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Imagine we have two signals in the frequncy domain X(f) and H(f), for one of the signal H(f) I have the complex pair and the frequncy at which that complex pair exists. The second could be any random signal with a single frequency in MATLAB with its time domain signal represented in MATLAB as

x = A*sin(2*pi*fc*t + phi)

now we if we want to multiply both these signals for a known frequency lets suppose 100Hz then multiplication simply becomes.

H(jw) * X(jw) = H(j*(2*pi*100)) * X(j*(2*pi*100))

where w = 2pif , its clear that w is same in both these frequencies Now if signal has multiple frequency components

x = A*sin(2*pi*fc1*t + phi) + A*sin(2*pi*fc2*t + phi) + A*sin(2*pi*fc3*t + phi)

and I have complex pairs of the signal for fc1 , fc2, fc3 , how does the multiplication exactly occur? like how does the multiplication makes sure same frequency components are multiplied in each signal , this is bit confusing , maybe I am missing something. My second question is I can reconstruct the signal of H(f) by taking the frequncy phase shift and the magnitude calculated through the complex pair add them and up in time domain and do a convolution in time domain by doing.

g  = conv(x,h)

Is there any other way ?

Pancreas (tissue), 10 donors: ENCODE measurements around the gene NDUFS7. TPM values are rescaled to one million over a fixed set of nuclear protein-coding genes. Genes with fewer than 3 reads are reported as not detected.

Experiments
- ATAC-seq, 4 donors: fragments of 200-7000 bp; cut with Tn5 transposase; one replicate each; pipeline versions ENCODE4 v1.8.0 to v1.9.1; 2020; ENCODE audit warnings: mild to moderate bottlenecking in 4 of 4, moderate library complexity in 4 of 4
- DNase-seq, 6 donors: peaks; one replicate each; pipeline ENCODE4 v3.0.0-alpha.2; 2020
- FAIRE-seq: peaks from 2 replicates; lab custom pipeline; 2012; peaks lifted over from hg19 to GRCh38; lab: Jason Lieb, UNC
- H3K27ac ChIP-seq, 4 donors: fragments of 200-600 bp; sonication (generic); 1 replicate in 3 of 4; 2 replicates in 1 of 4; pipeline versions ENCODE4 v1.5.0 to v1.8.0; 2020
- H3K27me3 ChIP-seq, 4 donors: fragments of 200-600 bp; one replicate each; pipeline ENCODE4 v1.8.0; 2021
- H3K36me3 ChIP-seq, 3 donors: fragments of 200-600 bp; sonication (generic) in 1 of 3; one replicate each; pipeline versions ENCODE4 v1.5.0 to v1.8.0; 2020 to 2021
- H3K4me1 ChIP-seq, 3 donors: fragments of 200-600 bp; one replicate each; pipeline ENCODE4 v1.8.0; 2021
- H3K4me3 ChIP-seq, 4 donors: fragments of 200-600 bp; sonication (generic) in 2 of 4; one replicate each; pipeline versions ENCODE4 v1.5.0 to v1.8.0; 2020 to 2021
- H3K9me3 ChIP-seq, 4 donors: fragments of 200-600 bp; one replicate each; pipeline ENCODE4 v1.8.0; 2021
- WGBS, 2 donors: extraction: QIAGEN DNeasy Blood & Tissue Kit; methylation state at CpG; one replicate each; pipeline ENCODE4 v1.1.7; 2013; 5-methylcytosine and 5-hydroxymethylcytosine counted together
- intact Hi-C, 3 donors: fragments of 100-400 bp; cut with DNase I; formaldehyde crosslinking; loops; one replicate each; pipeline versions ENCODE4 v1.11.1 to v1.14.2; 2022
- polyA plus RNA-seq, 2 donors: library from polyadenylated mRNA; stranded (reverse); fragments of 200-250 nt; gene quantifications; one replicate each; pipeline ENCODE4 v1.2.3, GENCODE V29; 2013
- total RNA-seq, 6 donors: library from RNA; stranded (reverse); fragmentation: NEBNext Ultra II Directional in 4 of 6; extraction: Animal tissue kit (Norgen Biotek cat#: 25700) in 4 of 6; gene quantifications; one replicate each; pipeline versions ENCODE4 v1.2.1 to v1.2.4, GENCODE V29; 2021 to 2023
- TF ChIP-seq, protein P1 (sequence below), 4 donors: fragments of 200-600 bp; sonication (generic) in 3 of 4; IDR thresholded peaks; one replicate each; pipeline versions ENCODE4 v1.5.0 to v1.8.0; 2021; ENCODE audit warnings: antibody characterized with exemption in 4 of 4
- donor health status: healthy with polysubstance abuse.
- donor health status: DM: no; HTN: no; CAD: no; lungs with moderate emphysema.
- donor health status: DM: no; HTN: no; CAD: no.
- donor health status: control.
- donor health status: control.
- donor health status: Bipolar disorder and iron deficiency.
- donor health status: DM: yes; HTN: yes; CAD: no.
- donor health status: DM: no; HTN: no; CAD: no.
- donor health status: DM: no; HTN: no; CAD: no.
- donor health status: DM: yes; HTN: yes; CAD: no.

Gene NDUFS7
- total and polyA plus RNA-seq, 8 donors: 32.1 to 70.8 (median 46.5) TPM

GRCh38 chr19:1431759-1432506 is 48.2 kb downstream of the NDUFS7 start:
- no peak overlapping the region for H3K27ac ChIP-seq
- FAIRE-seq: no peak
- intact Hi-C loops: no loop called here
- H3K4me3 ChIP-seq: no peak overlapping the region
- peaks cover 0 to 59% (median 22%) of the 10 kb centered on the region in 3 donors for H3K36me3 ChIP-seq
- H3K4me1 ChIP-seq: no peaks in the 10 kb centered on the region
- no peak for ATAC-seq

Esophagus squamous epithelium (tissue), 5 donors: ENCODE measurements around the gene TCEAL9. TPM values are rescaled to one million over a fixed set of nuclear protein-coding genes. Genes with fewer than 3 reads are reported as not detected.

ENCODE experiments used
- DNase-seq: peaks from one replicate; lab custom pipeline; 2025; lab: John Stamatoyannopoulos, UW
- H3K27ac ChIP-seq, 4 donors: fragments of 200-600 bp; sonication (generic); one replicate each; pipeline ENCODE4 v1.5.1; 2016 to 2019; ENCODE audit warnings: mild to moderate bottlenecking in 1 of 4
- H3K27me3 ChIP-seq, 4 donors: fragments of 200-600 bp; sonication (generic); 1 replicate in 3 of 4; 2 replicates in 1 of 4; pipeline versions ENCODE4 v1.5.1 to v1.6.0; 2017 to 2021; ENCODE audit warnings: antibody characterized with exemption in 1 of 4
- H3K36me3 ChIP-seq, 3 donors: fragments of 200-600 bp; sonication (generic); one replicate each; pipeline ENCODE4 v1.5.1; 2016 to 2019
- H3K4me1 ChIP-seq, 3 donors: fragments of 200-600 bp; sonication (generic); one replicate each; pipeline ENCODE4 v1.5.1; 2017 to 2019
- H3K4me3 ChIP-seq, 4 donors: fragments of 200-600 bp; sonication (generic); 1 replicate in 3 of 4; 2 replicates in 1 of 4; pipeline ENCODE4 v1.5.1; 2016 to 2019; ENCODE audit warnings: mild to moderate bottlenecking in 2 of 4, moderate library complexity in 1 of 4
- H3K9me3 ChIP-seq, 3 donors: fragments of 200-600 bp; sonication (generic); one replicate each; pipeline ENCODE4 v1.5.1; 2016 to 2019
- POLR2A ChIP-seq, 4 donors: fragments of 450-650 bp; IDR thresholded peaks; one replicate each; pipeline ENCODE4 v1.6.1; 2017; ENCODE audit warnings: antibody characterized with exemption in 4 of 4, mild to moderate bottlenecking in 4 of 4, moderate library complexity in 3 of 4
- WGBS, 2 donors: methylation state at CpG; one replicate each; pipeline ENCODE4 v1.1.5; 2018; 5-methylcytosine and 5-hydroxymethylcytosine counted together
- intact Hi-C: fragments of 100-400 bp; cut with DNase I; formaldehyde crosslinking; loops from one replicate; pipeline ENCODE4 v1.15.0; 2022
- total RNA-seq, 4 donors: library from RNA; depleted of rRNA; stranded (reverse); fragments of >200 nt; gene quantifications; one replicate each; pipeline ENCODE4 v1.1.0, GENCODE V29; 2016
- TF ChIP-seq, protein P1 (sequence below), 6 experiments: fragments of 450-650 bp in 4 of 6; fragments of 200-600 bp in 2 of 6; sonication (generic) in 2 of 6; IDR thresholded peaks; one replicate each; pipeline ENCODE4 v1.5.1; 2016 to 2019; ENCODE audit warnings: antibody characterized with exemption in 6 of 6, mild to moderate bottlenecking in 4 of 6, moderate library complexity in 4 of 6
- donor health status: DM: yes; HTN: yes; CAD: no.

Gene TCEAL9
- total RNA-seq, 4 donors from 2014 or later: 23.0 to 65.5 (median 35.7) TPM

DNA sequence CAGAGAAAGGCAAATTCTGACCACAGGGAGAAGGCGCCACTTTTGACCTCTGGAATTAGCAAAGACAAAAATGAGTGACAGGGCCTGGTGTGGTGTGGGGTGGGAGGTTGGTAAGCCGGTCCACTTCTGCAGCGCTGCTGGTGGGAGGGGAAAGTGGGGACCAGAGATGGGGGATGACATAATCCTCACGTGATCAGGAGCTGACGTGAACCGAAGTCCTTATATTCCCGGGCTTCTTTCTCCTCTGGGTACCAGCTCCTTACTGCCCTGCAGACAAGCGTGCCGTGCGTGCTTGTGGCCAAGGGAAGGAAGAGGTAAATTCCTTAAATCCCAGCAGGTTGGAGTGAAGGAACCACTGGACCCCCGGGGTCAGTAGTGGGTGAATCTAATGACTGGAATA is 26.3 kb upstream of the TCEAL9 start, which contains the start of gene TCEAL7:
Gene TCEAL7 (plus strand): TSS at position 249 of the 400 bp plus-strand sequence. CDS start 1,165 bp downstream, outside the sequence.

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1 Answer 1

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Multiplication in the frequency domain is equivalent to convolution in the time domain.

When the signal occupies multiple frequencies, describe the signal in the frequency domain and then do the product directly. If the component in one signal is zero at any given frequency, the result for that frequency will simply be zero.

So for the example:

$$x_1(t) = A_1\sin(2\pi f_{c1}t + \phi_1) + A_2\sin(2\pi f_{c2}t + \phi_2) + A_3\sin(2\pi f_{c3}t + \phi_3)$$

If this were convolved in time with another signal:

$$x_2(t) = A_4\sin(2\pi f_{c1}t)$$

Then the product in frequency would result in the time domain waveform:

$$x_3(t) = A_1A_4 \sin(2\pi f_{c1}t +\phi_1)$$

Typically when multiplying a complete spectrum in the frequency domain, we would consider the spectrum as a continuous function of frequency rather than describing it with individual sinusoidal components, such as the product of the two spectrums given in the figure below. The third spectrum being the product of the upper two:

spectrum product

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